Advice

ADVICE

Think buckshot:
Not the rifle,
but the musket.

Ear-horn of
powder, arm-
deep in black

soot. Think
flint lock
and flash pan.

Muzzle blast.
Hollow point.
Don’t paint

the rounds,
don’t ready
the bayonet.

No aim
is necessary;
nothing is true.

Think percussion
cap. Any metal
as shrapnel.

Any spark as
lightning;
be bottled.

Hiking Alone

HIKING ALONE

I shimmy out on sandstone and slate rock,
past the soft ledges where the last shrubs

grow. I’ve got my camera, unshuttered and
silent, ready to take back with me whatever

I’ve come here for—sore arms and a sunburn,
blue sky like something new. At the floor

of the canyon far below a stream flows from
nowhere to nothing, from one unseen cavern

to the next. I could think of a fish gazing up
at that quick flash of sky as it passes through

the white froth of the rapids, the silky silver
where the water pools. Oh, I am grey, I could

have him say, personified—moved, even
full of emotion. Oh, my scales are golden-

green—I could give him color just as easily
in the kind God of my imagination before

plunging him back into his comfortable
dark, this eyelet the only opening for miles.

How easy it is to paint epiphany, I think, like
the gaudy sunset now settling above the tree-

line I could call a bruise or a blush, windburn
on a woman’s cheek, though it’s only the

scattering of dust in low light, what one shakes
from a shoe, combs out of stiffened hair.

How easy, too, it would be to slip off this ledge,
to get lost out here, fall asleep on this rock and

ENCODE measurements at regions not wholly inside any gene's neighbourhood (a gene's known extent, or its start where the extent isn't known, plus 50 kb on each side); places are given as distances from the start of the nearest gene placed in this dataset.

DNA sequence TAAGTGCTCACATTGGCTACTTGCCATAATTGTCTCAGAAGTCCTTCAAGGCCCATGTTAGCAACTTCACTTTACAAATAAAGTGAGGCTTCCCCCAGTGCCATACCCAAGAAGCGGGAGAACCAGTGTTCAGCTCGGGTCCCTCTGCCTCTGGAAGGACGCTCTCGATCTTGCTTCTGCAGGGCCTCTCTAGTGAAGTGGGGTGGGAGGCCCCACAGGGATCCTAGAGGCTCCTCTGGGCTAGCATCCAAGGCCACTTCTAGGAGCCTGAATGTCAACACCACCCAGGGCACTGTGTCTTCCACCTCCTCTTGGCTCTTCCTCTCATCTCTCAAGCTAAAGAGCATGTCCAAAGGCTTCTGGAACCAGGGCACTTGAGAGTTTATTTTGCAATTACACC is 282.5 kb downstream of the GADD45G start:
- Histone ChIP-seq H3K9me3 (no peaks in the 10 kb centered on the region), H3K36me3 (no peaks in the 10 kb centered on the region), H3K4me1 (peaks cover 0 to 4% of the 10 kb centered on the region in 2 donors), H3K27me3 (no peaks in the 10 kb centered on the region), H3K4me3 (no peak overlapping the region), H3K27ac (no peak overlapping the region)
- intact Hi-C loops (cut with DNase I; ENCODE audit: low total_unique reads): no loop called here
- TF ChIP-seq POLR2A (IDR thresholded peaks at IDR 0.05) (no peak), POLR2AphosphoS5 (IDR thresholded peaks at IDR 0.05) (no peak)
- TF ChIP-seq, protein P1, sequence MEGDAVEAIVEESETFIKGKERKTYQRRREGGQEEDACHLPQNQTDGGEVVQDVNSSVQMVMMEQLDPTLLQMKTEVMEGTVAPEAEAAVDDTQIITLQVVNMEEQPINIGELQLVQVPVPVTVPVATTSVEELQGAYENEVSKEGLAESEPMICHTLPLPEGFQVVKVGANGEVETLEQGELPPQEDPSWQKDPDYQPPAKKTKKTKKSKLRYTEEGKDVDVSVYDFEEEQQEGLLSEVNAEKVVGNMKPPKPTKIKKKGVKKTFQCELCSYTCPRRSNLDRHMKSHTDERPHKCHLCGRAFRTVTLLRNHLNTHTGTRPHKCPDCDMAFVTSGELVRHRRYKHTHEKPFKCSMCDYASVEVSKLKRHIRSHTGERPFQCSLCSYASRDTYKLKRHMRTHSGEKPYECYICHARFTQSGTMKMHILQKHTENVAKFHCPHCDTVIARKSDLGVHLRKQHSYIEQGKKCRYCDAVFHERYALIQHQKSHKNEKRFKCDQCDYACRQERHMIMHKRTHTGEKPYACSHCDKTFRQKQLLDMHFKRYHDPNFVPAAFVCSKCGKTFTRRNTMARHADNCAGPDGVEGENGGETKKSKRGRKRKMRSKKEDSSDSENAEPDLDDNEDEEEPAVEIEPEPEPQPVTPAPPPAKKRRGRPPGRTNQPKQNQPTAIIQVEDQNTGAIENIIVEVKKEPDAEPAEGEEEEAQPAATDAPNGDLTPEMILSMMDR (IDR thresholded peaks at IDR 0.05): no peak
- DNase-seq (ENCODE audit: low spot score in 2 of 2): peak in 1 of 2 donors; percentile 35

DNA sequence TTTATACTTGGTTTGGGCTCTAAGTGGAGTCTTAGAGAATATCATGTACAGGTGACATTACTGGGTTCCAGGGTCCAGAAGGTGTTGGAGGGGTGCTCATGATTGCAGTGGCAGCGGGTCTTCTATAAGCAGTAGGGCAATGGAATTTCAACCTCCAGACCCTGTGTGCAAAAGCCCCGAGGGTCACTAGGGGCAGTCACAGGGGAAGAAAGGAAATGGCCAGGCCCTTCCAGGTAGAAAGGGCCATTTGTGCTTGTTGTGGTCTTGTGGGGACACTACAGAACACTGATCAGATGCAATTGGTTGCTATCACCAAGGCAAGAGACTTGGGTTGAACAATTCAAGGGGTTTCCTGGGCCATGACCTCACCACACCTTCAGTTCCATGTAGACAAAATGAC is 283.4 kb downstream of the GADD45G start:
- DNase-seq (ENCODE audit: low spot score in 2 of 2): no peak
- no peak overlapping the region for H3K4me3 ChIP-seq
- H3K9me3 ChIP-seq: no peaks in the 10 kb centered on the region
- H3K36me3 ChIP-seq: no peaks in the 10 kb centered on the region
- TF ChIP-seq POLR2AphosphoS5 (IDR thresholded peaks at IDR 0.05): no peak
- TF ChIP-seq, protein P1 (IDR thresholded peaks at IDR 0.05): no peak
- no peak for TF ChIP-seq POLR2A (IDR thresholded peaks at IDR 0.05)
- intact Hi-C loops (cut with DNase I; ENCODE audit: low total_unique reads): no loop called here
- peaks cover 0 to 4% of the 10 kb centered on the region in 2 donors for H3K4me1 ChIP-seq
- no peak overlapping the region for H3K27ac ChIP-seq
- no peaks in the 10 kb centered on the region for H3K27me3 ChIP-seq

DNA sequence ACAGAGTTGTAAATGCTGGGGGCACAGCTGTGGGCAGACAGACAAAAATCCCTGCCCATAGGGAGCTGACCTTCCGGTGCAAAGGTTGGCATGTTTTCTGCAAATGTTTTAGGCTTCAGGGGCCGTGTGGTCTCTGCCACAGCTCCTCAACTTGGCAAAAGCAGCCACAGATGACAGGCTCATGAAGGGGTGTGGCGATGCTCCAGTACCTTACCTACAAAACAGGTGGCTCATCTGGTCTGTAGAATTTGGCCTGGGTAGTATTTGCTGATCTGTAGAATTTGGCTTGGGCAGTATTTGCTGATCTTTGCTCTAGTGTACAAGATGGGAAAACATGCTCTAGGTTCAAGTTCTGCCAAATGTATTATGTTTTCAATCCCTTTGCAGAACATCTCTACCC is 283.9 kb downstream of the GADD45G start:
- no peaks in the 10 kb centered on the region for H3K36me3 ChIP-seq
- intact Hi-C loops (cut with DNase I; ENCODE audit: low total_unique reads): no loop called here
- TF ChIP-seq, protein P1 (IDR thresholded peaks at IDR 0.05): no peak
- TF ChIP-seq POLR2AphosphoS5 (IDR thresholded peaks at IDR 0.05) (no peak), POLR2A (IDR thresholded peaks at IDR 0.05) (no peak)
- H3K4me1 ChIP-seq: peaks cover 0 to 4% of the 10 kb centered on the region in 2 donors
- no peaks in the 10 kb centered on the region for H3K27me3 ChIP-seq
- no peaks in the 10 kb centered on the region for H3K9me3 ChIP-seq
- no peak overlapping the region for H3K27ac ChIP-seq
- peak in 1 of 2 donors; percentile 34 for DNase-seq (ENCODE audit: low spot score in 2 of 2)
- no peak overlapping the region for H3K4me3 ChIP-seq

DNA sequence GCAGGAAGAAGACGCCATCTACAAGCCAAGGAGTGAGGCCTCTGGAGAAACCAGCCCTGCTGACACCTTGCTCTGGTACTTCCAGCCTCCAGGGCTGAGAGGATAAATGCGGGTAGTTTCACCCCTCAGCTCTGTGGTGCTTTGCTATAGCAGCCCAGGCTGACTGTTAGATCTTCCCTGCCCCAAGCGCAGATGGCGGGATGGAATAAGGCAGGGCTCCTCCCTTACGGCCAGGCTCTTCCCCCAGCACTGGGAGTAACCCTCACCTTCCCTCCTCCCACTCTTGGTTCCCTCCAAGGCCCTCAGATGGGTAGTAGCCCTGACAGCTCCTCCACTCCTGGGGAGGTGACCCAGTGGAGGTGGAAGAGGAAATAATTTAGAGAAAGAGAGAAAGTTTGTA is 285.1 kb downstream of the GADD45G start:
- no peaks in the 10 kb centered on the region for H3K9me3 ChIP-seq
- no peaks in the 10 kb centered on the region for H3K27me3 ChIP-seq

let the cold night wake me. I could hold out
on figs and freshwater; I could chew the fibrous

bark off a Joshua tree. I could love the moon
like a mountain lion, stalk shadows, sharpen

sticks. Come morning I’d find the dirt road
and then my car at the end of it. Brush the dust

off my pants. Buckle myself back into habit
with a metal click like the sound of my one hand

clapping for joy—however briefly—at all we
ever wanted: a little darkness to climb out of.

–from American Fractal
first appeared in Confrontation

The Sense of Being Looked At

THE SENSE OF BEING LOOKED AT

Around the corner, footsteps. A heel
clicking stone. The slosh of loose gravel

and then the no-sound itself conspicuous—
even the crickets hold their breath, hush

their rough legs while deep inside houses
women reading bedtime stories pause

to change their endings, one good wish
at a time. A car sails by with its lights off,

but Elvis on the radio still crooning after all
these years, still young—like nothing’s gone

wrong. When you turn, the trees spring back,
defensive. They point to each other all at once,

a dozen limbs like the Scarecrow’s saying,
He went that way. No, no, he went that way.

–from American Fractal
first published in Cranky

The Memory of Water

THE MEMORY OF WATER

It can be demonstrated with thermo-
      luminescence: the salt solution
retains knowledge of what it once held,
      though nature, though logic
would tell it otherwise. Dumb as a bedpan,
      the hydrogen bond remembers
the lithium, the sodium chloride no matter
      how long distilled. There is so
little purity left in the world. Desire it,
      dilute it, strip it down till nothing
remains, onion eyes wept dry, last flake
      of the artichoke bit clean,
sour stalk swallowed whole. The homeopath
      stirs his mug, glass rod
guiding poison to balm, balm to poison,
      nothing settling, nothing
dispelled. With every loss the ache
      of a phantom limb he never
believed in. And still he finds himself
      awake at night, clutching the
cool insistence of a pillow to his chest.

–from American Fractal
First appeared in Crab Creek Review

White Noise

WHITE NOISE

Listen. How the wind whispers our secrets.
How a light rain will speak any language.

–from American Fractal
first published in Poetry Midwest